Frank hopes his story will help other educators become aware of their opt-out options and that lawmakers will take notice to of these oppressive regulations that limit the freedom to teach.
Shortly after graduation, Dominique took a job at one of Philadelphia’s most challenging turnaround high schools, University City. After one very successful year the district experienced significant layoffs and she saw many of her young colleagues—including one who had won a city distinguished teaching award—laid off. Dominique was so disheartened by the experience that she left University City.
Yesterday, Senator Ryan Aument and Representative Stephen Bloom introduced legislation to ensure that furlough decisions are based on actual job-performance, not simply years in the classroom.
Seniority rules mandate that teachers be placed and furloughed simply according to their years in the system, not how effective they are at instructing students. This results in the best teachers being left out in the cold, while those who are less effective, but longer tenured, are protected.
Rep. Bloom explains how seniority mandates are particularly harmful to low-income students:
Moreover, seniority-based layoffs disproportionately impact low-income and minority students. Schools serving primarily low-income and minority families often have higher concentrations of new teachers than more affluent schools. When seniority-based layoffs occur, these schools experience higher teacher turnover and lose many more faculty compared to other schools.
Favoring seniority over performance punishes the best teachers, not to mention the children in each classroom. Even one child deprived of a first-rate teacher is one child too many.
Much has been made of recent comments from U.S. Education Secretary Arne Duncan regarding school funding in Pennsylvania. According to Duncan, Pennsylvania's families are “being shortchanged when it comes to state and local education funding.”
Several observers pounced on these remarks—particularly the notion that Pennsylvania per-pupil spending in low-income districts is one-third less than in wealthy districts—and used them as justification for higher taxes and greater school spending.
Is it true that Pennsylvania’s low-income students are underfunded? Let’s examine the facts.
Duncan’s comments are based on data from the National Center for Education Statistics (NCES), which organizes school districts into quartiles of family income: low poverty, low-middle poverty, high-middle poverty, and high poverty. (Note that NCES figures exclude costs for construction and debt, as well as federal funds).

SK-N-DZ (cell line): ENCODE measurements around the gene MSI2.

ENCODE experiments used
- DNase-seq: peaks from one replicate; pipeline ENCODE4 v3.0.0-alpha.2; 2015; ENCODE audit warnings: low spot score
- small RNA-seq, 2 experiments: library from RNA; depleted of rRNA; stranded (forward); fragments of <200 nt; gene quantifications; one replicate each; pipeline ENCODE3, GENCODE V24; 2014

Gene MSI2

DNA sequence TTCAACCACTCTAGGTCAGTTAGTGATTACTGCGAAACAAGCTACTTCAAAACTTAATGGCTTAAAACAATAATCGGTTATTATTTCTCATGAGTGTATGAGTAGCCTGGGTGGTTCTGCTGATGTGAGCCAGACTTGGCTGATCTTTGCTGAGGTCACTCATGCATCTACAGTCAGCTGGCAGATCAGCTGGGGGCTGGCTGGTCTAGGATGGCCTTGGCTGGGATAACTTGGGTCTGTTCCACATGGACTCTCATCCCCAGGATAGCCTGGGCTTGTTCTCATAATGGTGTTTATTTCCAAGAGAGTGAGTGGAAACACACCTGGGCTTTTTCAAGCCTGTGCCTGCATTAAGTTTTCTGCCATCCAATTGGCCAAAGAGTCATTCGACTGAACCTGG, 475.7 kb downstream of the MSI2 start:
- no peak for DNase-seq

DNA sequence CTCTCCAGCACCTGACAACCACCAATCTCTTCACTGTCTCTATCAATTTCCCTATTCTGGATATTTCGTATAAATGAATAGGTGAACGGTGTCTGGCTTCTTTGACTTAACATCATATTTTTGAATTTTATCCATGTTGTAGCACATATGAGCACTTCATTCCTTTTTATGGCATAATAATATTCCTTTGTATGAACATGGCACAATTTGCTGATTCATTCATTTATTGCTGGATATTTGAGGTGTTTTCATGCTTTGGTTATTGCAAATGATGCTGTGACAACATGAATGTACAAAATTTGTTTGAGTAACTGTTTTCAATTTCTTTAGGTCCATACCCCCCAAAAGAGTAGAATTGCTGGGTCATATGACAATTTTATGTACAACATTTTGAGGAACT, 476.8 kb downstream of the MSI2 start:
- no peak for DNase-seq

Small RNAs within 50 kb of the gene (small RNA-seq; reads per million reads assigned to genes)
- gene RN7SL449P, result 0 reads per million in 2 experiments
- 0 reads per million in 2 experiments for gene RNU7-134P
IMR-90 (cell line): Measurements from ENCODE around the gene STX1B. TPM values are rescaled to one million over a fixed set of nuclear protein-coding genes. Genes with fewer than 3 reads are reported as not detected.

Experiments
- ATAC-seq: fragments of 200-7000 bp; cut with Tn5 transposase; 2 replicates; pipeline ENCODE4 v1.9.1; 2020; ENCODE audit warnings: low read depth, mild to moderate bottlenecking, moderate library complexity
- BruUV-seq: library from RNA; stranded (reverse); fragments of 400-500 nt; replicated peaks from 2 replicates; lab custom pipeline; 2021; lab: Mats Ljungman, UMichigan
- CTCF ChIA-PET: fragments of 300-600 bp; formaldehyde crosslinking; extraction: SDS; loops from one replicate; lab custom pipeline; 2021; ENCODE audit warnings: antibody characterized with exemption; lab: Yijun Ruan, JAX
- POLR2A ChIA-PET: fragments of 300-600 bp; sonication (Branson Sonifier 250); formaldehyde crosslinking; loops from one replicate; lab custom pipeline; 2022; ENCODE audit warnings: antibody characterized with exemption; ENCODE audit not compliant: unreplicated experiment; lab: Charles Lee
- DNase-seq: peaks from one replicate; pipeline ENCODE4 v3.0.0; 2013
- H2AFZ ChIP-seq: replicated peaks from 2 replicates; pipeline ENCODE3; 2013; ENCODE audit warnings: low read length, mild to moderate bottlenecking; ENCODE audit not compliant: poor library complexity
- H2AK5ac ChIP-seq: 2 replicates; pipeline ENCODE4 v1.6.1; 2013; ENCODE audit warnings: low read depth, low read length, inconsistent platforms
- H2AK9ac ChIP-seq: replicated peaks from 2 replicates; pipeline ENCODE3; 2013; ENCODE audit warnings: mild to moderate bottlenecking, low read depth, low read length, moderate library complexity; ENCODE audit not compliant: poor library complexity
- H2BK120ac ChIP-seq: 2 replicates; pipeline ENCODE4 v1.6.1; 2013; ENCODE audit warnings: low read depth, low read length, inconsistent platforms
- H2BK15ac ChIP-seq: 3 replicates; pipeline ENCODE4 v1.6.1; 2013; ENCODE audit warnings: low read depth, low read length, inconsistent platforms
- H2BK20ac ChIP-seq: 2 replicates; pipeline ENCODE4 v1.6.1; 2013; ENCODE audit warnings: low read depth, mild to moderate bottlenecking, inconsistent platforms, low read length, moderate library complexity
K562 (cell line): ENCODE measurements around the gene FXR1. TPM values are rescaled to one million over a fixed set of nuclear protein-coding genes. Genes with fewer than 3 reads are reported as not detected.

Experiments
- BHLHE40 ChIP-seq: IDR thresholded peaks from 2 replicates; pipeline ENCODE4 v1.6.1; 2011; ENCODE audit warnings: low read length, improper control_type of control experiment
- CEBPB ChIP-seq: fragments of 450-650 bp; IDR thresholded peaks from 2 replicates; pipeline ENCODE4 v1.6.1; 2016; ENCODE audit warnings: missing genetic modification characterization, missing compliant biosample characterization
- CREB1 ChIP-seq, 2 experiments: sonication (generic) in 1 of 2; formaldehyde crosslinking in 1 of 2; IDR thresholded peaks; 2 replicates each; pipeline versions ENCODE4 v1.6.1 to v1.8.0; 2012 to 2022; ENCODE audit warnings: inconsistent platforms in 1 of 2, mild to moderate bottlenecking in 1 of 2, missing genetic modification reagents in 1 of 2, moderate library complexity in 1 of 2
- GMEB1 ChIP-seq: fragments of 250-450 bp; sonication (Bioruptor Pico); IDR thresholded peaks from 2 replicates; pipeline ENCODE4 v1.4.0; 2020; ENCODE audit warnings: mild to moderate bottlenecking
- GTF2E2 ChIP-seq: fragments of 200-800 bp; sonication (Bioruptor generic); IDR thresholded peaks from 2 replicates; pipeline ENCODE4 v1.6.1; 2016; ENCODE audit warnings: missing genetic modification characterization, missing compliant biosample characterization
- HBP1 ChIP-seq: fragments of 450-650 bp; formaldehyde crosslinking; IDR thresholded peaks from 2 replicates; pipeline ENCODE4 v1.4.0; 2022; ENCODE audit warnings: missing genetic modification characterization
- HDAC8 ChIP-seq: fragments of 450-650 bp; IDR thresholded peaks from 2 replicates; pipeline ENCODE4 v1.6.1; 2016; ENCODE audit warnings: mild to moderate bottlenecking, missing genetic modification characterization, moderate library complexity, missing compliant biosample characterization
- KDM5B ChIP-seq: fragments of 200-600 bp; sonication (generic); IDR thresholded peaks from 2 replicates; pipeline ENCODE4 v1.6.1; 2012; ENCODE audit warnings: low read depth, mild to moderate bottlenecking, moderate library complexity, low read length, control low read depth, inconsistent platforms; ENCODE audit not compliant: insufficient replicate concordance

In each quartile—even among high poverty districts—Pennsylvania exceeds the national average in spending per student. Put another way: the vast majority of schools in the commonwealth are overfunded. It just so happens that Pennsylvania’s richest districts are particularly overfunded, while low-income districts are slightly overfunded.
Current Education Expenditures, Per-Pupil, 2011-12
The key takeaway from NCES is that affluent Pennsylvania districts raise enormous levels of local taxes to fund their public schools. Hypothetically, the discrepancy in district level spending could be eliminated by capping the local effort in high-income districts. This would make Pennsylvania’s schools appear more “equal,” but it wouldn’t result in better academic performance—nor would it direct more funding to low-income districts.
As Jason Bedrick from the Cato Institute recently explained, the education-industrial complex incessantly lobbies for higher school taxes regardless of student outcomes or fiscal reality. Given that Pennsylvania's schools are better funded than the national average but produce middling achievement, perhaps it’s time to consider other education reforms.
At the state level, reform should include weighted student funding. This revenue neutral approach offers a more rational, transparent school funding mechanism. At the same time, Pennsylvania should protect and reward its most effective teachers, while expanding school choice for families trapped in persistently failing public schools.
The long, frustrating wait continues for Philadelphia families desperate for educational opportunity.
Last Wednesday, Philadelphia’s School Reform Commission (SRC) rejected 34 of 39 charter school applicants. Five charters were approved, albeit with substantial restrictions and conditions. Each approved school must enroll significantly fewer students than it requested, and each school received a three year charter instead of the customary five year agreement.
All of the approved applicants currently operate high performing charters in Philadelphia: Independence Charter School West, KIPP Dubois, MaST Community Roosevelt Campus, Mastery Gillespie Campus and TECH-Freire. Each operator runs a school with a School Performance Profile score exceeding 70 (the district average is 56.8) and substantial enrollment of low-income students. In other words, their students outperform Philadelphia's traditional public schools, even though they spend fewer dollars per-pupil.
These are exactly the type of innovative, successful models that district leaders should promote and encourage. Independence, KIPP, MaST and Mastery sought to open a combined nine new schools—yet only four were accepted, and each with strings attached. For example, MaST's Roosevelt application intended to enroll 1,575 students in the first year, but the SRC is limiting them to 400 seats.
These approved schools will provide life-changing opportunity for approximately 2,600 students over the next four years. Sadly, though, tens of thousands of other Philadelphia students remain trapped in schools they’re seeking to leave.